Deloitte launched Swiss Investment Guide - Accounting and Auditing for Chinese companies
Attracting millions of Chinese tourists every year, Switzerland boasts breath-taking landscape and various leisure activities. Despite the snow-white panorama of mountains and lakes dazzling the eye, Switzerland is also an investment hot spot. According to the World Competitiveness Report 2017-2018 launched by World Economic Forum (WEF), Switzerland tops the list of Most Competitive Global Economies. Zurich and Geneva are ranked among top 20 financial centres on the 22nd Global Financial Centres Index (GFCI) in 2017. Its robust business and market environment in banking, watch and high-tech industries has attracted hefty international investment for generations. And the high degree of labour specialization in the country enables many enterprises to strive for excellence in global market.
Switzerland is the first country on the European continent to sign a bilateral free trade agreement (FTA) with China, which came into effect in 2014. Investment activities between the two countries witnessed continuous growth ever since, with the signature deal of ChemChina acquiring Syngenta at staggering US$43 billion announced in 2016. After the President Xi Jinping's visit to Switzerland in 2017, the bilateral Free Trade Agreement was upgraded, followed by abundant cooperation opportunities surging with unprecedented impetus.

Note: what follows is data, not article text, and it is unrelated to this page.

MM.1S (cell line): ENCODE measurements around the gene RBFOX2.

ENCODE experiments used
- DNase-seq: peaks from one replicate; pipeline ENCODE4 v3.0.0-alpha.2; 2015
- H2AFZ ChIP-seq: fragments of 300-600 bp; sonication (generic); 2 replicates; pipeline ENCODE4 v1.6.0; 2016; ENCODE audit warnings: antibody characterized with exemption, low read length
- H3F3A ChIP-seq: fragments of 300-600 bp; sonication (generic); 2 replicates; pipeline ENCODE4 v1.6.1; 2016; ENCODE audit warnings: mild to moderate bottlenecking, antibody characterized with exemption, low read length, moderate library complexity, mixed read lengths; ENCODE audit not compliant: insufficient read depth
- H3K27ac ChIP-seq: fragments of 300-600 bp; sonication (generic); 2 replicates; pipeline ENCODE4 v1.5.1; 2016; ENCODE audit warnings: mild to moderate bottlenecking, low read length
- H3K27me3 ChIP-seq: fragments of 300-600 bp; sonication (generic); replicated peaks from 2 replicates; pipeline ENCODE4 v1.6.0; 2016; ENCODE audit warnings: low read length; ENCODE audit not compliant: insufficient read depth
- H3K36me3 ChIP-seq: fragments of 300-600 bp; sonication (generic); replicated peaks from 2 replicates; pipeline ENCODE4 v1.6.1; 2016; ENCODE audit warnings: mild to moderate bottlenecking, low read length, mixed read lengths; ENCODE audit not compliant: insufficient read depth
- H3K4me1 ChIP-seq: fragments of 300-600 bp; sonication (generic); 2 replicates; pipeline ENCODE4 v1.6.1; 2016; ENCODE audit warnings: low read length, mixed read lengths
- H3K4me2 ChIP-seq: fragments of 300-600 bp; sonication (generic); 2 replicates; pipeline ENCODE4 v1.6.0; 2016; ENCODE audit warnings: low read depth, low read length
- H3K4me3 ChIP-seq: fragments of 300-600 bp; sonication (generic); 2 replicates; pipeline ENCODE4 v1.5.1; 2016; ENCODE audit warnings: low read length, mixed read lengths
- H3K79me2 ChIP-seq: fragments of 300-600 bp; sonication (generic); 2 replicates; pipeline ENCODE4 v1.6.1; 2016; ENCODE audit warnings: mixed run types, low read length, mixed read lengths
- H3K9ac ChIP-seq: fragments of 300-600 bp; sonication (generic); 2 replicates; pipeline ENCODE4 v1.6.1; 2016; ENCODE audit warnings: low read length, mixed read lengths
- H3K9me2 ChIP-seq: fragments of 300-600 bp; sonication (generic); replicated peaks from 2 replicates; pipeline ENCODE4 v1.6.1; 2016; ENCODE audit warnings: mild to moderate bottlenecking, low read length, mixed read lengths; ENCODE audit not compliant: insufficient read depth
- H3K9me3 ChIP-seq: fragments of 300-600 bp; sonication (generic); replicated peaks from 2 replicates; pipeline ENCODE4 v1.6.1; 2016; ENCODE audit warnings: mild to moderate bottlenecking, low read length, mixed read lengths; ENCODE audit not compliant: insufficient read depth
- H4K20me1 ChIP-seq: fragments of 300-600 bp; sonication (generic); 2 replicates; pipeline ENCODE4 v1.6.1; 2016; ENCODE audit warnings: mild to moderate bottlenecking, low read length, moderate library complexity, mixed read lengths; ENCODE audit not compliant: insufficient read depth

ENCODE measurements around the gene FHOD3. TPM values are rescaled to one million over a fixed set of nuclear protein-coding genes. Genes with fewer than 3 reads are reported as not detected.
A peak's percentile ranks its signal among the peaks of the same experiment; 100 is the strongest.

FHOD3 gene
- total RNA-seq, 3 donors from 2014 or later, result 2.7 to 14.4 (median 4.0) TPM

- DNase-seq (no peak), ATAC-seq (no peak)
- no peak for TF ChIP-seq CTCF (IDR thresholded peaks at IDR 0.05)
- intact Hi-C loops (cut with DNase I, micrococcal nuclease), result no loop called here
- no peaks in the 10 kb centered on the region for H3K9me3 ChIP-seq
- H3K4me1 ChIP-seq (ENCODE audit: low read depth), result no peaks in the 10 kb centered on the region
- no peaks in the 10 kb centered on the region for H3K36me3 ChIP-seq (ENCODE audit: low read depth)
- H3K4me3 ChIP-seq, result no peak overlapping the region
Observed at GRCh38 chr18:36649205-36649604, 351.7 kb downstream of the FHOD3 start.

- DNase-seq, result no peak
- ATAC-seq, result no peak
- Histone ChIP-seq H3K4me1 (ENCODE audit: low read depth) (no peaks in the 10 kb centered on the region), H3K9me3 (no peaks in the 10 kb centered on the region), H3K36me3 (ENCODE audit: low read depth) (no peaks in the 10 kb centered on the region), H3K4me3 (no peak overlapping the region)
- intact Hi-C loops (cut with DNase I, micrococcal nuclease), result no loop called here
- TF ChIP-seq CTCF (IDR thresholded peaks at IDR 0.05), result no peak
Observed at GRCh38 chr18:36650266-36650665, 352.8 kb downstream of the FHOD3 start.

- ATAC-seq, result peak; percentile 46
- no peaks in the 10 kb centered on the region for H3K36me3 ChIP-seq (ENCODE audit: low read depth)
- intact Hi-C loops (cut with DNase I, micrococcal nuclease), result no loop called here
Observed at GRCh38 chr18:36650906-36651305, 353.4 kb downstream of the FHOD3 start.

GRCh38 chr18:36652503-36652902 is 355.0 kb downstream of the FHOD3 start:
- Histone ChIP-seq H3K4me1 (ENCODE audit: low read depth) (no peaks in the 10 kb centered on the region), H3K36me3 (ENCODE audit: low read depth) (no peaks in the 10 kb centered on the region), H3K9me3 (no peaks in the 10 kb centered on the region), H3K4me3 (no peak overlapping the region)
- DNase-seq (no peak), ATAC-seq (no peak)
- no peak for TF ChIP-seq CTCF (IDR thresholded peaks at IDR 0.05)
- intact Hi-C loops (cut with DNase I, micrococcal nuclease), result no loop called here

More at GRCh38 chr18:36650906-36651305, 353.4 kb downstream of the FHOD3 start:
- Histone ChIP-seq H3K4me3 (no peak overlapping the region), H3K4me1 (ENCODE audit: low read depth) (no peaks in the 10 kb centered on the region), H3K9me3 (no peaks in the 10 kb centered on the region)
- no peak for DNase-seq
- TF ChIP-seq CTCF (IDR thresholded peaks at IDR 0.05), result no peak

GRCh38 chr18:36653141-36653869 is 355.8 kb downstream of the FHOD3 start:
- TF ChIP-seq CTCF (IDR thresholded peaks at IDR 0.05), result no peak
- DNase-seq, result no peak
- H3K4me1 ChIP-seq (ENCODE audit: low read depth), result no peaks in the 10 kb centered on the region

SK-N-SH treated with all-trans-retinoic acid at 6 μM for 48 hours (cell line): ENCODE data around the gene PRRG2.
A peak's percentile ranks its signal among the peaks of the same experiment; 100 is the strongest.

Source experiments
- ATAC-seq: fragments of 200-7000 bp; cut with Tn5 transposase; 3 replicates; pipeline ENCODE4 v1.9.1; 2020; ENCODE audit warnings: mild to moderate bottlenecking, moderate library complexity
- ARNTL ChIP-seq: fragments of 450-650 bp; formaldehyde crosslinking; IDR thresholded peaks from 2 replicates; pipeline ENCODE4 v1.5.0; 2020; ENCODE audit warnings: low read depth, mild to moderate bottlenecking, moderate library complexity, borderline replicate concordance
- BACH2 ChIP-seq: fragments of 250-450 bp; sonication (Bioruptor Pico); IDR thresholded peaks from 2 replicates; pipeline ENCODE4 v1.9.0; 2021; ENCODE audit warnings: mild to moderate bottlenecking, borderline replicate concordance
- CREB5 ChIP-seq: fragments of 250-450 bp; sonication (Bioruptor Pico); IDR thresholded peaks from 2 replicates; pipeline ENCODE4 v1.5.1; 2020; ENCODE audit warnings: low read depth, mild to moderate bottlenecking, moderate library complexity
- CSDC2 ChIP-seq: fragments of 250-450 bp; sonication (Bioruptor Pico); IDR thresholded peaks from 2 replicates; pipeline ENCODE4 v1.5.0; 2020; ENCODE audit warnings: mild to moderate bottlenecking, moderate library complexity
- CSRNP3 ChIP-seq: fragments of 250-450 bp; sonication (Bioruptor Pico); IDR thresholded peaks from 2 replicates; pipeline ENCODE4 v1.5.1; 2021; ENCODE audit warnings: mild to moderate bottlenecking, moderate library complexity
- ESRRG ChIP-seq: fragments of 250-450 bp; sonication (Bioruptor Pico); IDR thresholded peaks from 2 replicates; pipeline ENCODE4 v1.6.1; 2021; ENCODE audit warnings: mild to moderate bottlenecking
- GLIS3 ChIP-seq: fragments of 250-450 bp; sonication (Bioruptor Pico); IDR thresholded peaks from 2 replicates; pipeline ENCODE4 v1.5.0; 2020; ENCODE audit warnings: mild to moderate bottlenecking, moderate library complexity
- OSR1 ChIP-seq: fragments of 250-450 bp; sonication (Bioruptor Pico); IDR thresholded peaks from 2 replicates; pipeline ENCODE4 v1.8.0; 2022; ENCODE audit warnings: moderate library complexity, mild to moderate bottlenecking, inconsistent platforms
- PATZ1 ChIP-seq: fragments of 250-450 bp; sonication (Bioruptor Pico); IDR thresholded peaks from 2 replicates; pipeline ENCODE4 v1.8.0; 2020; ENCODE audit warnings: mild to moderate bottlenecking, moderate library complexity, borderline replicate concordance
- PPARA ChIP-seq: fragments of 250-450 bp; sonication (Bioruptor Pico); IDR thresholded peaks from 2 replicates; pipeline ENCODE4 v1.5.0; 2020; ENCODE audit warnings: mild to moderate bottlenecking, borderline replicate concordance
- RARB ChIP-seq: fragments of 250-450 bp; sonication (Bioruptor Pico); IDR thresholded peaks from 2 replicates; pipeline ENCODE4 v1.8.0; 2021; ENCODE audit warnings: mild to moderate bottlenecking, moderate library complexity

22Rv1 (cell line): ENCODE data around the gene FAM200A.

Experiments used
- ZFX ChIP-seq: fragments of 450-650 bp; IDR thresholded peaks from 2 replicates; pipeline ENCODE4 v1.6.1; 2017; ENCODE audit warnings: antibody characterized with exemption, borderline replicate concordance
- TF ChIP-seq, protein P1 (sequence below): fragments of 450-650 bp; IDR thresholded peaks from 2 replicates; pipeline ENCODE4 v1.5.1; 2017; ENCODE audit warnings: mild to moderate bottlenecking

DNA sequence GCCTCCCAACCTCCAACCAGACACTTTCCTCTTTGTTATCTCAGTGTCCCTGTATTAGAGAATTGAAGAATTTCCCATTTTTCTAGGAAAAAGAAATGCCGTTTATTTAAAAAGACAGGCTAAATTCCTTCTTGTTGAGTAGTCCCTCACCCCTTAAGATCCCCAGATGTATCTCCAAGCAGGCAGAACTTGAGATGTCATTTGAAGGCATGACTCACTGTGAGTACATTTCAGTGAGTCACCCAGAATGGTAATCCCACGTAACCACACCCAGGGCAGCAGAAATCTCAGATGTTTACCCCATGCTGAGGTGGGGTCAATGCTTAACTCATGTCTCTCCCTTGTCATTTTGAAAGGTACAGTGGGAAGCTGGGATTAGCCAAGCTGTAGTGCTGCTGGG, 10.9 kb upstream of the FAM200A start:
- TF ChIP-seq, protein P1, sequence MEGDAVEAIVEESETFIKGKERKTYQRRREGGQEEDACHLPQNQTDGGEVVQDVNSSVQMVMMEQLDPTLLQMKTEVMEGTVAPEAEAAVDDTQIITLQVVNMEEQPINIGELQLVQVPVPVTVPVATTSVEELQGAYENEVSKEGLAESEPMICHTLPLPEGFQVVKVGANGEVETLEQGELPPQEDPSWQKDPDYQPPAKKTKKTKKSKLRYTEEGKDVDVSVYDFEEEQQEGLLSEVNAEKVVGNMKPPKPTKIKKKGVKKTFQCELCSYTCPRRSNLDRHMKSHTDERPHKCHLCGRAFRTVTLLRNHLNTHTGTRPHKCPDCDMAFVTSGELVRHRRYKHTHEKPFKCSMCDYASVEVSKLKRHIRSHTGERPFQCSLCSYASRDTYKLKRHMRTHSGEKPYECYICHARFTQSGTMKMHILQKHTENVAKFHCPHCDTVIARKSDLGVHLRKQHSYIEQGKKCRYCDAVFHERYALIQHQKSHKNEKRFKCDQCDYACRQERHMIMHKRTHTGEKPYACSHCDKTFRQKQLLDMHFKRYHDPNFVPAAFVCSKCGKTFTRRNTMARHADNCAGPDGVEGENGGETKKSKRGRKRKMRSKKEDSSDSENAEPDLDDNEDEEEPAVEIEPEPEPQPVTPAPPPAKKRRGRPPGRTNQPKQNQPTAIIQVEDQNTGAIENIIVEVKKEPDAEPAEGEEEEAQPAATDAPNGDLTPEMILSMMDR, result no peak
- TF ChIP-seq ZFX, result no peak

Given the importance of the relationship between China and Switzerland and the increasing flow of investments since the signing of the free trade agreement, Deloitte launched a guide specifically tailored to Chinese investors seeking investment opportunities in Switzerland. This guide focused on the accounting and auditing frameworks in Switzerland and leveraged Deloitte’s professional knowledge to provide a comparison between Chinese Accounting Standards (CAS), International Financial Reporting Standards (IFRS) and Swiss Generally Accepted Accounting Principles (Swiss GAAP) covering major topics on:
• Overall accounting system
• Specific accounting requirements for different types of companies
• Comparison between CAS, IFRS and Swiss GAAP
• Two main forms of statutory audit
Some key considerations in terms of accounting standards are as follows:
• Companies can choose between international recognized reporting standards (IFRS or US-GAAP) and the Swiss reporting standards (Swiss GAAP FER).
• There are specific admission standards for investment and real estate companies and for collective investment schemes.
• The prohibition of reversals of impairment losses for property, plant and equipment under CAS differs from the explanations in GAAP.